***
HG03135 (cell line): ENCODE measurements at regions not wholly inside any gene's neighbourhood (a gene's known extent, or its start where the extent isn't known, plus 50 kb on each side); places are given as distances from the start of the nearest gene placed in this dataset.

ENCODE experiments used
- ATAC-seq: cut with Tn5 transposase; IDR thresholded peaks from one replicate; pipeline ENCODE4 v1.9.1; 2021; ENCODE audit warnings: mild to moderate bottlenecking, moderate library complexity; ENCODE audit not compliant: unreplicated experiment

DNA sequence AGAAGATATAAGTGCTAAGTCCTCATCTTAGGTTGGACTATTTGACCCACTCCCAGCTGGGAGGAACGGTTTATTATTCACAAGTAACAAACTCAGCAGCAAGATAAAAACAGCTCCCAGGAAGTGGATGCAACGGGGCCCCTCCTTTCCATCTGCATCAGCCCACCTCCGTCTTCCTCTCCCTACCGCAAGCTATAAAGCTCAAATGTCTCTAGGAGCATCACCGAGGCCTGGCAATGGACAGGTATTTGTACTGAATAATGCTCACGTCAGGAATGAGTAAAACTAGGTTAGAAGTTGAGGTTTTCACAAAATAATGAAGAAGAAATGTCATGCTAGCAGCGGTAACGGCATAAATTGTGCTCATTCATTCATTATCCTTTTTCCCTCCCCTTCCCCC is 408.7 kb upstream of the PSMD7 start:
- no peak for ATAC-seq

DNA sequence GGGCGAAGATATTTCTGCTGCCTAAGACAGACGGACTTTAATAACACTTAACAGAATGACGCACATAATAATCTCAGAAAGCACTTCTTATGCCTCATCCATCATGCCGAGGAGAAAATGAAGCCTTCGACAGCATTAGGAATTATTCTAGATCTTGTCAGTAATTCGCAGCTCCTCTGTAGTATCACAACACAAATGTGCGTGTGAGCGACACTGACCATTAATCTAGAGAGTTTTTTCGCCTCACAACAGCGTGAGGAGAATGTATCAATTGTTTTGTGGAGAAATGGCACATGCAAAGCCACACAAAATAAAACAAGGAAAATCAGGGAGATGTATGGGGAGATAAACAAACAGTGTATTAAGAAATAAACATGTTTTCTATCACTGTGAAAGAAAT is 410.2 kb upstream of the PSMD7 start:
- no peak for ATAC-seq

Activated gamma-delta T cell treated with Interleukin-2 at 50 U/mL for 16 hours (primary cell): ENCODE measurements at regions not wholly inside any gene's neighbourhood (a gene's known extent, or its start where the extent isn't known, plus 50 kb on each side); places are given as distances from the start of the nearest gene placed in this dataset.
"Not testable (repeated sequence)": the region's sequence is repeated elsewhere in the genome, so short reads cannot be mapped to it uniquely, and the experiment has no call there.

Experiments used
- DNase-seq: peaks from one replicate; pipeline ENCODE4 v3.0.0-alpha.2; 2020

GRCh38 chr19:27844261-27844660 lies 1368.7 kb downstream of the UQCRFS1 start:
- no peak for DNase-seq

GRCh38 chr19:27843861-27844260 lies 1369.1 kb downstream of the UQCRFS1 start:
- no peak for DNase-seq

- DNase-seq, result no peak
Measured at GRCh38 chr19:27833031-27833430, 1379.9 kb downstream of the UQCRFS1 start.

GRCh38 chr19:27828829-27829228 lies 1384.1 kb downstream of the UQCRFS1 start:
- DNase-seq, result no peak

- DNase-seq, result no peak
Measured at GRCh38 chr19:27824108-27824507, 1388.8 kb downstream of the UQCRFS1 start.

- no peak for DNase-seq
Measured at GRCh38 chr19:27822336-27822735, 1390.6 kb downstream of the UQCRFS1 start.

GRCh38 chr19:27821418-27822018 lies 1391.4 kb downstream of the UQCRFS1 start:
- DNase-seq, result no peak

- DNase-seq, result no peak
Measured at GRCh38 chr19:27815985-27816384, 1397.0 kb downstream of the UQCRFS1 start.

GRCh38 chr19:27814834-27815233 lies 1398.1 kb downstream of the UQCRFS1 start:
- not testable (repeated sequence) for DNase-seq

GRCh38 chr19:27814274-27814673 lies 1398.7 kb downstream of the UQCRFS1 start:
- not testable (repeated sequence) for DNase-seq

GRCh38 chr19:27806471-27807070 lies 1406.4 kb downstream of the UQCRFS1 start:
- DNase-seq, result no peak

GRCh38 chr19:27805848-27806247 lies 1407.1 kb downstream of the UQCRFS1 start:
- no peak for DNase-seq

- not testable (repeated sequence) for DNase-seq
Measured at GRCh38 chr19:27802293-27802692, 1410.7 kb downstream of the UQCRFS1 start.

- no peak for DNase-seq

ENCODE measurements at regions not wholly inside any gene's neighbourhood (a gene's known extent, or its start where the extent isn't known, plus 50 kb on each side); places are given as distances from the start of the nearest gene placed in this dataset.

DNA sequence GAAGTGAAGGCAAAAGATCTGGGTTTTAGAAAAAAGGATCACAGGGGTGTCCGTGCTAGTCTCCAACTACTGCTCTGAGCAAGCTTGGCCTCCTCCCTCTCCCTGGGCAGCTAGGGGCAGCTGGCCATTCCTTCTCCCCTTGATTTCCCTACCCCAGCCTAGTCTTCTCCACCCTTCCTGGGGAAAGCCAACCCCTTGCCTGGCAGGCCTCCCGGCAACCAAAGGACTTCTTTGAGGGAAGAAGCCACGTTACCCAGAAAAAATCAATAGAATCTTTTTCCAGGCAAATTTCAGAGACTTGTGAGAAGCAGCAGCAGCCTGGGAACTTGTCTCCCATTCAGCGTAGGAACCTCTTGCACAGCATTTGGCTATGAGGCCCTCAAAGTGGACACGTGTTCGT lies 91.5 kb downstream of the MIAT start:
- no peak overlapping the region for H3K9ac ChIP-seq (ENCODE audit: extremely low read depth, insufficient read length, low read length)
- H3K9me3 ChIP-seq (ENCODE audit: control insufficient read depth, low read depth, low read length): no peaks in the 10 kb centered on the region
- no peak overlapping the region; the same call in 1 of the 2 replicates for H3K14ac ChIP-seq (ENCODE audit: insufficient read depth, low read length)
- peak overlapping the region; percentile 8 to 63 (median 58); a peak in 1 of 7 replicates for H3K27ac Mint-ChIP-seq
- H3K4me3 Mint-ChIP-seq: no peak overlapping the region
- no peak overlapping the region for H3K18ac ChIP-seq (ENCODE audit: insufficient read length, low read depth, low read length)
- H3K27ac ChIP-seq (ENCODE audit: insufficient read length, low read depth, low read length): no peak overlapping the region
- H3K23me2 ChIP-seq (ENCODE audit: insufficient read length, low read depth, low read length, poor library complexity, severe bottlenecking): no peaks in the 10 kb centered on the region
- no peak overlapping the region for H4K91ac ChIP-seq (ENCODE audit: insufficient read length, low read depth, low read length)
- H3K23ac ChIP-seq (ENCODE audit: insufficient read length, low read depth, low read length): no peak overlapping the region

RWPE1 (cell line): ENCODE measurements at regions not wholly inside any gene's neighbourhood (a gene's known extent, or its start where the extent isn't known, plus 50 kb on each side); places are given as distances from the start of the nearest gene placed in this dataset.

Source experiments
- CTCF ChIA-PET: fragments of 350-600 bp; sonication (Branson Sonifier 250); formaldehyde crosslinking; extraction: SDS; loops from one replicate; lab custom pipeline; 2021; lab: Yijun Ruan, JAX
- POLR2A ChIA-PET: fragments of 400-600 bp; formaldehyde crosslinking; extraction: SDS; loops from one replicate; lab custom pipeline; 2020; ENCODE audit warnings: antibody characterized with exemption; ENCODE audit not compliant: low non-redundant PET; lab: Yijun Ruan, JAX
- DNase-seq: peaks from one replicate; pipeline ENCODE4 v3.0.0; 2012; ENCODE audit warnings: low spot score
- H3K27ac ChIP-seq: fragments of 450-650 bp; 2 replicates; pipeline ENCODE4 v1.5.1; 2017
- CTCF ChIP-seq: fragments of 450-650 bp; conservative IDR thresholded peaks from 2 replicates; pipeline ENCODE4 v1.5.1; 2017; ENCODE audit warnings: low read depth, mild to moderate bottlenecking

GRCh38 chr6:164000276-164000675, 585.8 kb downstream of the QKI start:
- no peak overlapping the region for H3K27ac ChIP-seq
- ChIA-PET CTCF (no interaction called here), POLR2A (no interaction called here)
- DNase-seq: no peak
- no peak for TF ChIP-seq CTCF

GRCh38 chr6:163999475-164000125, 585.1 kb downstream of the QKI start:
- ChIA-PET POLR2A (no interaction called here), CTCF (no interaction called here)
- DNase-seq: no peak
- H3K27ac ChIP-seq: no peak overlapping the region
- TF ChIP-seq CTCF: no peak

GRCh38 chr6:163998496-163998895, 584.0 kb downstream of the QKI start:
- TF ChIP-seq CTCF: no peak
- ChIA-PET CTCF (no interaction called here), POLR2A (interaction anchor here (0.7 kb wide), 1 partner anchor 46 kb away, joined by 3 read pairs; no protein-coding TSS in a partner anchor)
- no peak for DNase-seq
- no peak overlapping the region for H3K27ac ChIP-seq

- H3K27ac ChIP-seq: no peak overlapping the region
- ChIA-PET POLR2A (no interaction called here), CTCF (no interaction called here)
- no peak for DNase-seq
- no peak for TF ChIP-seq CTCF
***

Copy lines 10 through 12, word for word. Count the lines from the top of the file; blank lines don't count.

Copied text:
Experiments used
- DNase-seq: peaks from one replicate; pipeline ENCODE4 v3.0.0-alpha.2; 2020

GRCh38 chr19:27844261-27844660 lies 1368.7 kb downstream of the UQCRFS1 start: